Do the Jennings school stories still exist, and Billy Bunter? And what about some good old Enid Blyton - at one time people thought that was "dumbed down" for kids, but if you take a good look at it you find vocabulary that would not now be included in books for the same age of child now.

It does puzzle me how over the generations many words seem to be getting lost! Or am I am an oldie failing to appreciate new words that must have been created along the way?


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PostPosted: Mon Oct 06, 2008 9:29 am 
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The Narnia books contain a good range of vocabulary and are not too difficult, but you sometimes find yourself explaining dated terms e.g. when one character calls another a "brick"! :lol: The first two or three Harry Potter books are also quite accessible, but the content grows darker and IMO the actual text is more difficult in the later books. (Not to mention the sheer number of pages!) DS whizzed through the first three, bumbled through Order of the Phoenix and has now come to a standstill part way through Goblet of Fire. Hardly surprising, as these later books seem to be aimed at an older readership in keeping with the ages of the main characters. DS was frustrated at being unable to find something he enjoyed as much as the early HPs but has now fortunately discovered Anthony Horowitz's Alex Ryder series.

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PostPosted: Mon Oct 06, 2008 11:35 am 
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Joined: Wed Mar 19, 2008 8:15 pm
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My son loves the "Swallows and Amazons" series by Arthur Ransome. Really good stories as well as reasonably high reading level. He also likes Michael Morpurgo and the Alex Rider books.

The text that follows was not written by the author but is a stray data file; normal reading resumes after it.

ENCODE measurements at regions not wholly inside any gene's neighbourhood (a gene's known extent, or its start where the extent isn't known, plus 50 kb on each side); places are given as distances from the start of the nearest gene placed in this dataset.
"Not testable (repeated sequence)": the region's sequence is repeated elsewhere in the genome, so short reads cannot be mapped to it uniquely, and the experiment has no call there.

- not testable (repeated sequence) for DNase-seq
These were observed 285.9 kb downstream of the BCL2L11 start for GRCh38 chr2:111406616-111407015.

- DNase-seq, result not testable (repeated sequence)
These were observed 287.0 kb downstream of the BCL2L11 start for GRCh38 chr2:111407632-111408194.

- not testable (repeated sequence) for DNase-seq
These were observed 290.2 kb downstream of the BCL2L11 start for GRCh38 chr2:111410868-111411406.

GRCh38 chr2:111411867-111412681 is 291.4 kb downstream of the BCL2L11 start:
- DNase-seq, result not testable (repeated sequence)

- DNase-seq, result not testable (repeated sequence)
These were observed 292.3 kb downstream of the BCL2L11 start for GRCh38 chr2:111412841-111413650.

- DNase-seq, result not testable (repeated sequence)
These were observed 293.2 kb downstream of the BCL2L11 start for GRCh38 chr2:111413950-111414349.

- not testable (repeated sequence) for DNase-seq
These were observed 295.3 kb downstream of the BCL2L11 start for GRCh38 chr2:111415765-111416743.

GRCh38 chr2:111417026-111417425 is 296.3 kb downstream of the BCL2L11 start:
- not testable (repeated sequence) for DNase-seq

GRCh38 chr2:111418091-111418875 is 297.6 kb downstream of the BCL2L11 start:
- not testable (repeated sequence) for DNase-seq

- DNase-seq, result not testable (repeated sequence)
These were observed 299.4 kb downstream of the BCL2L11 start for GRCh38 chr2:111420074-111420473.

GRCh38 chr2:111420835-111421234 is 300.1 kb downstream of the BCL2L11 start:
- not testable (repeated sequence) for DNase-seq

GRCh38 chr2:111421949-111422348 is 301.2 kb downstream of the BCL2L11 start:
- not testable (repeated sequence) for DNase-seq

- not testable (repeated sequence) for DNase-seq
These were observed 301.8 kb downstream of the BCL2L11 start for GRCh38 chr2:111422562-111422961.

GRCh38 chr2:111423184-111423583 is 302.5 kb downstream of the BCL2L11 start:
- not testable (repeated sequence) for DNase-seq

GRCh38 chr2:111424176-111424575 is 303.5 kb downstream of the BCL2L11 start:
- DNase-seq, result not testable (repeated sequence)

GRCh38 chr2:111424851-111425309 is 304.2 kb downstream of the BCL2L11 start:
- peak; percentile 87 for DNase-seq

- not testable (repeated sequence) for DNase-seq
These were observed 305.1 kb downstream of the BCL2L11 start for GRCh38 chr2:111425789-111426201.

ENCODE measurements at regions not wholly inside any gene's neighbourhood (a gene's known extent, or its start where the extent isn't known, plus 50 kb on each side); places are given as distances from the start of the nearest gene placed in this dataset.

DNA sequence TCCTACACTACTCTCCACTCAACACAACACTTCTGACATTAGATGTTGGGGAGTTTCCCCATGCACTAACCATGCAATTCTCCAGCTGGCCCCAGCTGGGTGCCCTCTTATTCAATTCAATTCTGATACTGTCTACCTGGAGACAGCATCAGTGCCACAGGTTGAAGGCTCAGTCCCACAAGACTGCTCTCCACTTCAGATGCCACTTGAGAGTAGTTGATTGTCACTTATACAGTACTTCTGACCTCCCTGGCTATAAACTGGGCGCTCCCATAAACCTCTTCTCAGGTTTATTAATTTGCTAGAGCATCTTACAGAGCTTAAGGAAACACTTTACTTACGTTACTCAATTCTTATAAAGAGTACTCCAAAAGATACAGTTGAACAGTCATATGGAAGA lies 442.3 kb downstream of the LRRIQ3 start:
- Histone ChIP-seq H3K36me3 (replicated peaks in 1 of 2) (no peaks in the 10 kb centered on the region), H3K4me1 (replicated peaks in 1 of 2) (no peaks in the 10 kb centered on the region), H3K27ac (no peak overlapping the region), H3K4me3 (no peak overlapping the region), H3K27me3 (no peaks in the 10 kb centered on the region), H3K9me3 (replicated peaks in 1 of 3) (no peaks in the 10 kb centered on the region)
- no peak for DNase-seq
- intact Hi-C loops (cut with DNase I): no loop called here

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PostPosted: Mon Oct 06, 2008 2:24 pm 
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Joined: Sat Sep 27, 2008 9:51 pm
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I've heard that many children stall on "The Goblet of Fire", I know our son and daughter both did, two years apart. At that point the HP series gets, not to put too fine a point on it, boring. I don't think it's entirely a matter of age.

Our son's reading ability has far outrun his emotional development; I imagine it's the same for many here. With modern fiction it can be difficult to find something intellectually stimulating without it having an emotional element that puts him off the whole book. For example, he didn't like Philip Reeve's "Mortal Engines" - very good in my opinion (love the opening sentence!) but there was too much emotional content. Similarly, he loved John Wyndham's "The Kraken Wakes" but "The Chrysalids" was only "OK" - he was very taken with the subject but there was too much love interest. (Slightly baffling, I wouldn't have thought there was anything to choose between the two in that respect, but then I'm not 10.) "Day of the Triffids" is the obvious one to try next. Conan Doyle's "The Lost World" was another hit but not Sherlock Holmes, so far at least. I've a suspicion RL Stephenson's "Kidnapped" would be a winner but I haven't tried it on him yet.

I'd second the recommendations for the Eoin Colfer and "Alex Rider" books (our son was a bit dubious about "Artemis Fowl" to begin with due to the subject, but I read him the first chapter or two and after that he was hooked.) and for "Swallows and Amazons" and Michael Morpurgo. He also enjoys the "Edge Chronicles" but he had a couple of false starts before acquiring the taste. He tore through the Philip Pulman trilogy in a week but I think he must have skimmed pretty heavily.

Jonathan Stroud's Bartimaeus trilogy is my personal favourite, and in theory should just about scrape by on lack of love interest, but it's way too dark for our son and may well be too old - try before you buy.

Mike